This is a postscript to last week’s post on fog. To get my point across, as they say, let me begin with a few short remarks on word origins, according to the picture emerging from our best dictionaries. My remarks pertain to Indo-European. We are told that once upon a time many roots existed, for example, digh-, ger-, and the like. They were allegedly endowed with certain meanings. Thus, digh– meant “nanny goat.” By contrast, there were presumably six different ger’s: “to gather,” “to grow old,” “curving, crooked,” “to cry hoarsely,” and “to awaken.” Those roots were abstracted from the words in various languages that are obviously or supposedly (sic) related. The units in question can be even shorter: for instance, leu– is said to coexist with its “extended” offspring or cousins leud-, leug-, leuk-, and leup-, among others. At some time, etymologists seem to have believed that such roots floated around before words. I think Skeat, if I understand him correctly, held this view. The problem with it is that, except perhaps digh, the complexes ger-, leu-, and so forth have never been attested as separate words, unlike, for instance, Engl. work vis-à-vis worker, workman, workable, and the forms works, worked, and working. Therefore, the status of the reconstructed Indo-European roots, as I presented them above, remains unclear.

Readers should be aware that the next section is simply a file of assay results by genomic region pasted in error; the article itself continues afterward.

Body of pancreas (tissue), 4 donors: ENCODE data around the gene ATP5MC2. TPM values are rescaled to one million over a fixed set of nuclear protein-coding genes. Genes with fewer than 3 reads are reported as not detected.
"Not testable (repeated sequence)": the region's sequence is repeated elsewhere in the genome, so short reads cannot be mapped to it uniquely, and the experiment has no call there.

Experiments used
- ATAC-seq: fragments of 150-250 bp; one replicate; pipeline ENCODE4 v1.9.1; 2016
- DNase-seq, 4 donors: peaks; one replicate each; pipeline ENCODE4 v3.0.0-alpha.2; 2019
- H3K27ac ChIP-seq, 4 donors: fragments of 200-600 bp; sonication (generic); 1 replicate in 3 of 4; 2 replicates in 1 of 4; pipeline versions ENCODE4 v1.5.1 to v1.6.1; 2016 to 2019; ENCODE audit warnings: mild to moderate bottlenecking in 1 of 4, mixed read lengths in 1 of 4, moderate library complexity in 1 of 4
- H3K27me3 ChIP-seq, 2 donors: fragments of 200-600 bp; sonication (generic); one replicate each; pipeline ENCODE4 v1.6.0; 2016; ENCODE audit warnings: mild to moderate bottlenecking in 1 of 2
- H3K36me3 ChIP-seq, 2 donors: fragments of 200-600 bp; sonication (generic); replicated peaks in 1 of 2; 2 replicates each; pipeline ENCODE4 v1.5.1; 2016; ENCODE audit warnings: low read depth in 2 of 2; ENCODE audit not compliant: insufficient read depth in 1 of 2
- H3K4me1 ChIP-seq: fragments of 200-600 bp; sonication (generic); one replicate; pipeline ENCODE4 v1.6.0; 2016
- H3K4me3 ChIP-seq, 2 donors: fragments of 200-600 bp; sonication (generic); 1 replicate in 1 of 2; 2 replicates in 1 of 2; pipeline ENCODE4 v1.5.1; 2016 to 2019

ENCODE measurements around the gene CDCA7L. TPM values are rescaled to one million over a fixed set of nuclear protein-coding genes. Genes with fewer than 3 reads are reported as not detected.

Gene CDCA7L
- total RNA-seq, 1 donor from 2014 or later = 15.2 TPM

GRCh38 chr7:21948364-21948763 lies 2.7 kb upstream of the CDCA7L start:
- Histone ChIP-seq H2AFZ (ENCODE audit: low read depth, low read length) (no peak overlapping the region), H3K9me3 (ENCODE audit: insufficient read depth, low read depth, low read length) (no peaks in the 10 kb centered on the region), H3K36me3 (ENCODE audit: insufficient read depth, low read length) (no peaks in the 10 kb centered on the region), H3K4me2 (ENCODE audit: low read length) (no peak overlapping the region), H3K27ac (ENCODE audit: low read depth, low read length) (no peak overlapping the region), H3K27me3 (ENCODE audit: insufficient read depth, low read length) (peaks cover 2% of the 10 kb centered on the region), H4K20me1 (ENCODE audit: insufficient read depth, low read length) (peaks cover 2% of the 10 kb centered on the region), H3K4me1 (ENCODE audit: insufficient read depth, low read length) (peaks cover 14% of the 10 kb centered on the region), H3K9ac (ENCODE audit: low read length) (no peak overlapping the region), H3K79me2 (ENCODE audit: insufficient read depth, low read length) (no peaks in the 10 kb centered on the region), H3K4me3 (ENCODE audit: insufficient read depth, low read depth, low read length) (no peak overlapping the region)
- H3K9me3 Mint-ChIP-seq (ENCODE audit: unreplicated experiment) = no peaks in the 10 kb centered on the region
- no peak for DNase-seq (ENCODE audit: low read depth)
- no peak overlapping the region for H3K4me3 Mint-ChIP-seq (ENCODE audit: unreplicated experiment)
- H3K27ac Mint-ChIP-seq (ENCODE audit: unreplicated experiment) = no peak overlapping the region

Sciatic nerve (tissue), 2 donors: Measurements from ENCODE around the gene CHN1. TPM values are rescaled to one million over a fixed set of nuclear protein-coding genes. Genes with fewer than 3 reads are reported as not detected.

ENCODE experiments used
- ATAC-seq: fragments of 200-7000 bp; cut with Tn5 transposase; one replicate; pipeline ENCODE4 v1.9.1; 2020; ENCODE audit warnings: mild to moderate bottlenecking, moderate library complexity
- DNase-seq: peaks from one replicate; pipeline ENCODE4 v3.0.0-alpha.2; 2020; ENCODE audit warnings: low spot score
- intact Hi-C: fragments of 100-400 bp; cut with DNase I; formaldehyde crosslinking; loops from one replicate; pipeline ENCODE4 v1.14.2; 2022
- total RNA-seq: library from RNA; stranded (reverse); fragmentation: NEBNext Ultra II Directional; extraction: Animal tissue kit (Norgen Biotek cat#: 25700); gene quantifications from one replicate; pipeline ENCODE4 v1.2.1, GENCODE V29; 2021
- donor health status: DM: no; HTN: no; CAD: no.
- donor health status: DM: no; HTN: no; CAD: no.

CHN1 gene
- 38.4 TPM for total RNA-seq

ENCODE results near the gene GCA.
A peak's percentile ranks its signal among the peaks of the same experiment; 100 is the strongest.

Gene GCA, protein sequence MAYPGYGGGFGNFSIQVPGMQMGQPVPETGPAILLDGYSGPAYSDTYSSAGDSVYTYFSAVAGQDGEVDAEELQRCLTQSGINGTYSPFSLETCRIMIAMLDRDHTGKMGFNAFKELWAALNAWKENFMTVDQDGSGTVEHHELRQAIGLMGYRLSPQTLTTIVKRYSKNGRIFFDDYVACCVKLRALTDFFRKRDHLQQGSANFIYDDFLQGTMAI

Those who have followed this blog for some time may remember my conclusions about the origin of the words bed, bad, and dog, among others. The complexes I set up resemble ger-, leud-, and their kin, but they were real words with equally real variants. For instance, when we discover (in English) the complex big, we can expect the existence of pig, pug, bug, bog, bag, and pod, with vague reference to “swollen.” None of them has to be older than another, whatever the date of their attestation in texts (though, of course, they are not contemporaneous), and whether they really belong together is open to discussion. Researchers have only two fears: to be the first in launching a great discovery (because if in so many years a brilliant conjecture has not occurred to anyone else, it is probably wrong) and not to be the first (for fear of making a lot of noise and being told that one’s pet idea was put forward quite some time ago and has already been refuted). I am hastening to say that doubts about reconstructed Indo-European roots are more than a hundred years old and that the existence of roots like big ~ bug ~ bag ~ pig ~ pug—not only in Indo-European but in all languages—has also been suspected for more than a century, especially by those who work with onomatopoeia (sound imitation), sound symbolism, and baby language. The danger is to let the idea that all words are either imitative or symbolic run away with an enthusiastic linguist.